I've been fortunate enough to see games from luxury boxes in a number of arenas, thanks to my work behind the scenes in broadcasting. I've been in a box at the Astrodome, which is kind of redundant, as it's like watching a game being played in a living room from an adjoining living room. I've seen the circus in Madison Square Garden from a box. No, not a Knicks game. The actual Ringling Brothers circus, where the poop gets scooped, not overpaid. I've seen plenty of Giants games from my radio station's box right behind the goal posts in the south end zone. I've even (shudder) hosted a box in (gulp) Yankee Stadium for 15 of my closest friends, the result of winning a contest at work. No, second prize was not TWO games' worth of boxes.
But there are two things I'd never done. I've never been inside a luxury box at Shea, and unless I discover a friend with connections in a hurry, I probably never will. And I'd never watched a Mets game on television from inside a luxury box at another sports arena. Until last night.
The plans I had with Steve from Disney to see the Saturday portion of Subway Weekend were doused, when the manager of the sports bar sheepishly apologized that the game was blacked out everywhere but New York. Thanks so much, Fox/SNY/Major League Baseball. By that time, it was the fourth inning of the Va Tech/Tennessee women's softball game. Fortunately, we hadn't ordered food yet, so we left with the bitter taste of unfulfilled viewing in our mouths instead.
The following night, I knew I'd be missing what turned out to be the last of the two-game series. I'd scored tickets to the Duran Duran concert at the new UCF Arena, home of your UCF Knights. Thank you, whoever it was who didn't get to the radio station by 5pm Friday to pick their tickets up. I wasn't a huge fan of the group, but Mrs. NostraDennis definitely was. As many of you know, a happy wife means a happy life, so I trotted along, knowing a rock concert is one of the few places where you can't bring a transistor radio to follow the game.
The seats were free, which was good, since we were able to lean back in our seats and bang our heads against the arena's ceiling. The opening act was nondescript; a British band that apparently needed no introduction, since they played their first three songs without identifying themselves. That's when I noticed the Mets game. On the TV in the luxury box across the arena. It was a good, unobstructed view, but rather tiny. How tiny, you ask? Stretch out your hand at arm's length and give yourself a thumb's up. That thumb is about the side of my narrow-screen window into the Mets' universe on Sunday night.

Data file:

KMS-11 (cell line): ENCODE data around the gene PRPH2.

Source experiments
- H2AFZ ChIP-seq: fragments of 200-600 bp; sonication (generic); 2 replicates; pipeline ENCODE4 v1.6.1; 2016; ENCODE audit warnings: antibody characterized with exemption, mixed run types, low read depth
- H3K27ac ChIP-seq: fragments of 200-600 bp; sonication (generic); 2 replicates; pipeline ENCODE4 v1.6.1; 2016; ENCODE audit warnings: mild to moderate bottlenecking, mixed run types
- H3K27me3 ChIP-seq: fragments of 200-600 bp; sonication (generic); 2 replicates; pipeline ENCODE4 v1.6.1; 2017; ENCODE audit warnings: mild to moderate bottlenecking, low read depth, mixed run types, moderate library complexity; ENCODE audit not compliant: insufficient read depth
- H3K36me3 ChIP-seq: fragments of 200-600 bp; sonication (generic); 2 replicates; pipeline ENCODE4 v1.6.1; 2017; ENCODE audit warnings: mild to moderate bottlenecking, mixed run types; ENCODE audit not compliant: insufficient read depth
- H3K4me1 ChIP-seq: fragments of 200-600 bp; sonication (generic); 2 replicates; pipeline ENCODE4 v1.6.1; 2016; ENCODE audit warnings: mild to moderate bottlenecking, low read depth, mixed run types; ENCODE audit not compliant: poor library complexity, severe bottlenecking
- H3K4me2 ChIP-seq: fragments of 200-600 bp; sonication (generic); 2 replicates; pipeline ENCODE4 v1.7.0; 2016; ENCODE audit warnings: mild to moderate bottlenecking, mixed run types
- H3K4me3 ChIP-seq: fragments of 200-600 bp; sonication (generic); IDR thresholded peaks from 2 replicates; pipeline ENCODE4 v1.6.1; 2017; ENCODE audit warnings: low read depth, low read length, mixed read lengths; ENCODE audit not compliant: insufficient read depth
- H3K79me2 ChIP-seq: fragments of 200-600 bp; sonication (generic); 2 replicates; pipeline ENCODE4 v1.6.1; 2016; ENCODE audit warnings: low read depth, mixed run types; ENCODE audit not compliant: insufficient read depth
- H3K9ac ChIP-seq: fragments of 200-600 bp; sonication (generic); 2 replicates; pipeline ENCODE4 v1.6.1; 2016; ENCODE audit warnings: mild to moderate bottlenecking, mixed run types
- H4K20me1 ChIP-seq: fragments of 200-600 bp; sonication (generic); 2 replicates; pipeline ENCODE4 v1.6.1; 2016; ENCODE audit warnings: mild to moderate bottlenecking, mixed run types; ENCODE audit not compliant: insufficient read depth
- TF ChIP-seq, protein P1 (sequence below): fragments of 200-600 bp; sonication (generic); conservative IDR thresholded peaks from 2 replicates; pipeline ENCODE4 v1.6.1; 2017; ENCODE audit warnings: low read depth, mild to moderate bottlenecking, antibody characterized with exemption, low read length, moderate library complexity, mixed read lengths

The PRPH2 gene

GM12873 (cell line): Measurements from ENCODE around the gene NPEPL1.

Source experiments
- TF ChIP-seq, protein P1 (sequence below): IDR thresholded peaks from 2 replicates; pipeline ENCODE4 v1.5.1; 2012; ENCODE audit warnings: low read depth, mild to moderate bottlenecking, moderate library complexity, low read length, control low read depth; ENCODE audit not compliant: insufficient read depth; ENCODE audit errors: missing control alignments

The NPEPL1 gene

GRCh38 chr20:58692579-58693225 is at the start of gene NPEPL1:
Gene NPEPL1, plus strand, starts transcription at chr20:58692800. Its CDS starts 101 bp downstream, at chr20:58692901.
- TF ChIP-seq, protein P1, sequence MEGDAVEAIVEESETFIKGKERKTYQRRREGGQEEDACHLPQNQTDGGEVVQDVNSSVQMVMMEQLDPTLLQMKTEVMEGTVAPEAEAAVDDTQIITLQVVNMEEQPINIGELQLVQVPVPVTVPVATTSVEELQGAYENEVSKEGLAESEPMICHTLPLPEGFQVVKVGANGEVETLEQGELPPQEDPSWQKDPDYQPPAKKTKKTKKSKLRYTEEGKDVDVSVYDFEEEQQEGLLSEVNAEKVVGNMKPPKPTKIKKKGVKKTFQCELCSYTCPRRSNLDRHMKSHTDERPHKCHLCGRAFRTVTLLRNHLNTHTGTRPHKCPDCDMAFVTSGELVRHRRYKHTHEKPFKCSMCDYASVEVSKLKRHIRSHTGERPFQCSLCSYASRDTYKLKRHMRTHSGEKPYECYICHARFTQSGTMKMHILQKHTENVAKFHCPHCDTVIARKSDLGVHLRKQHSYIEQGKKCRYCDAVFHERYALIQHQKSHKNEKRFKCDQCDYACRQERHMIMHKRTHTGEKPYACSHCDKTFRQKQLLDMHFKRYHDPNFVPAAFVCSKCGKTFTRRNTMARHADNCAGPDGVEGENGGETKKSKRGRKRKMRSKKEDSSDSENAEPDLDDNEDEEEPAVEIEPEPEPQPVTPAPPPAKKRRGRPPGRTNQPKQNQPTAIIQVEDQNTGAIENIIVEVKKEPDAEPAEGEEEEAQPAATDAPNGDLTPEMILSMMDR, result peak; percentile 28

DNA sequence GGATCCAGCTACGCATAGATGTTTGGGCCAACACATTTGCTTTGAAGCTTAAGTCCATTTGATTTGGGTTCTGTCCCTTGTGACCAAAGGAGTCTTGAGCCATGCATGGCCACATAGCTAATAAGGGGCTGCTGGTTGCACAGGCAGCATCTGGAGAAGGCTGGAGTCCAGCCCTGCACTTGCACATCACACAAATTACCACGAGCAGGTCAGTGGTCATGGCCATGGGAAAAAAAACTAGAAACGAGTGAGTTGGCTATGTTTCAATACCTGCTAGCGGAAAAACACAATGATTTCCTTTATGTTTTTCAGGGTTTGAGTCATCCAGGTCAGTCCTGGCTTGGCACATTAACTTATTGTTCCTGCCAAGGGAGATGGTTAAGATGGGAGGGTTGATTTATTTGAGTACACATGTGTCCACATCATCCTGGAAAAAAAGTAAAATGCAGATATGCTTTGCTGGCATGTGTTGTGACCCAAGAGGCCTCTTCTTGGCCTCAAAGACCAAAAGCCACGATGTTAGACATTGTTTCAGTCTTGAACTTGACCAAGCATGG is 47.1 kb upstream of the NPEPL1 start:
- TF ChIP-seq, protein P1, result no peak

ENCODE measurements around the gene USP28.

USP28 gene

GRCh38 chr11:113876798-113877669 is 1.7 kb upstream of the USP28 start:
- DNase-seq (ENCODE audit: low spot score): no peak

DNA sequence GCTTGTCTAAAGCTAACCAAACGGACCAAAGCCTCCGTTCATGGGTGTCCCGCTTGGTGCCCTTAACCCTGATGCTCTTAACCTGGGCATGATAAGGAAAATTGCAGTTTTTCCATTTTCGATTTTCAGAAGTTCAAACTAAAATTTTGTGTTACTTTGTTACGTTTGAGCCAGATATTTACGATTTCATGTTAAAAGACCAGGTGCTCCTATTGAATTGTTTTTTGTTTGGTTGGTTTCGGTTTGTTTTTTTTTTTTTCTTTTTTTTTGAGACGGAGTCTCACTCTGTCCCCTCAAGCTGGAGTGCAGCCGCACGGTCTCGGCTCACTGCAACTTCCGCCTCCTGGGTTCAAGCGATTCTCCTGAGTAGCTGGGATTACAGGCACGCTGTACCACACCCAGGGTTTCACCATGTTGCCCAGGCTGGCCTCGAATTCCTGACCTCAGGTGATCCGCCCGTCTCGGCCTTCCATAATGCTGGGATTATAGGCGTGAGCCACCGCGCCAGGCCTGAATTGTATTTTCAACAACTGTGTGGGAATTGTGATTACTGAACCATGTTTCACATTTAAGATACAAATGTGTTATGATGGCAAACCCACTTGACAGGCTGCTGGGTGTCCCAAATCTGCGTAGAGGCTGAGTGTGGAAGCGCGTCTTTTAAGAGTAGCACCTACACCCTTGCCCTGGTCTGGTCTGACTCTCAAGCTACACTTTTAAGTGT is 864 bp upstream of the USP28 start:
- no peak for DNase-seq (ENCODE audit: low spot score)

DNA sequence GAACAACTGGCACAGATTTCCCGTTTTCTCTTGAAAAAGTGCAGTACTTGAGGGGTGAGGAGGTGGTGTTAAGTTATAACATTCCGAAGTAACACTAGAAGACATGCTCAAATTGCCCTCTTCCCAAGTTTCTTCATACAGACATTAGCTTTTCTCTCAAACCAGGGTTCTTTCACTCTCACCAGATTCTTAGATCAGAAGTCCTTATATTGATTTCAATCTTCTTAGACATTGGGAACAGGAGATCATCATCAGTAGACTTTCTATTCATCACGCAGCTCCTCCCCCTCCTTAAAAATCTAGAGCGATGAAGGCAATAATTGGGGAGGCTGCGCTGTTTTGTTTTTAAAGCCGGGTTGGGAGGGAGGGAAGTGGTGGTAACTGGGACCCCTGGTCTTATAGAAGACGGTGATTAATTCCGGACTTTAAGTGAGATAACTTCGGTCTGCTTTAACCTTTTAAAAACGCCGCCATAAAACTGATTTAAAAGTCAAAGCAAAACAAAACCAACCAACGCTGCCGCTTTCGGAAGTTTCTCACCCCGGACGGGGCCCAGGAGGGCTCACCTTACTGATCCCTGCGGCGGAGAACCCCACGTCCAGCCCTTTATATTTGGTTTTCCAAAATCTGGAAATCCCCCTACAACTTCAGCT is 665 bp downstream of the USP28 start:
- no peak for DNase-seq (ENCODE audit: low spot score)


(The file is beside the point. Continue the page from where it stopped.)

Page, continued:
In retrospect, it's amazing how much an observant baseball fan can deduce from a TV broadcast from 500 feet away with no sound. I had a feeling the game was close for the first few innings, as the commercial breaks were spaced out about every song and a half. I knew the Mets were doing well in what turned out to be the fourth inning, since Duran Duran had taken the stage and done their first five songs, while I saw tiny men in black shirts circling the bases. As the group started in on "View to a Kill", I saw a Met (Delgado? Beltran?) jogging leisurely around the bases. I smiled. The next TV shot, though, was an umpire. This can't be good. Followed by several umpires. This definitely isn't good. Now repeated shots of the 318 sign in left field. But there's nothing going on there. Is there? Now the umpires are yelling at the Mets' dugout. And Willie's yelling right back at them. And did he just get thrown out of the game? At least he's showing some emotion on behalf of his team. That's strange, though. When did Willie Randolph grow that Morgan Freeman-looking goatee?
No matter, though. My sensory deprivation didn't get in the way of the fact that I somehow knew the Mets were winning. More black shirts on the bases. More white shirts on the mound. More Yankee calls to the bullpens. I wasn't certain, but I was cautiously optimistic. As the Sports Center crew was shuffling their papers for the last time before going live, Duran Duran hit the last song before their encore. "Wild Boys" was one of my favorite songs of theirs, mainly because it's featured in the Mets' 1986 year-in-review video, as the backdrop to a montage of Lenny Dykstra and Wally Backman getting dirty. I thought it would be a wonderful harmonic convergence if Billy Wagner were to take the mound during that song being played a thousand miles away. Wags is the only one on this Mets roster who bears any resemblance to hotheads like Nails and Wally. As it turned out, they didn't need him, and I could tell that from where I was sitting. Even from one side of a rock concert to the other, Scott Schoeneweis and Wagner look very different.
With British glam-rock/pop still echoing through my inner ear, Mrs. NostraDennis and I made the long walk back to our car. She was content. She'd seen her boys perform all their hits, twenty years later and still looking and sounding good. And, in a greater sense, so had I.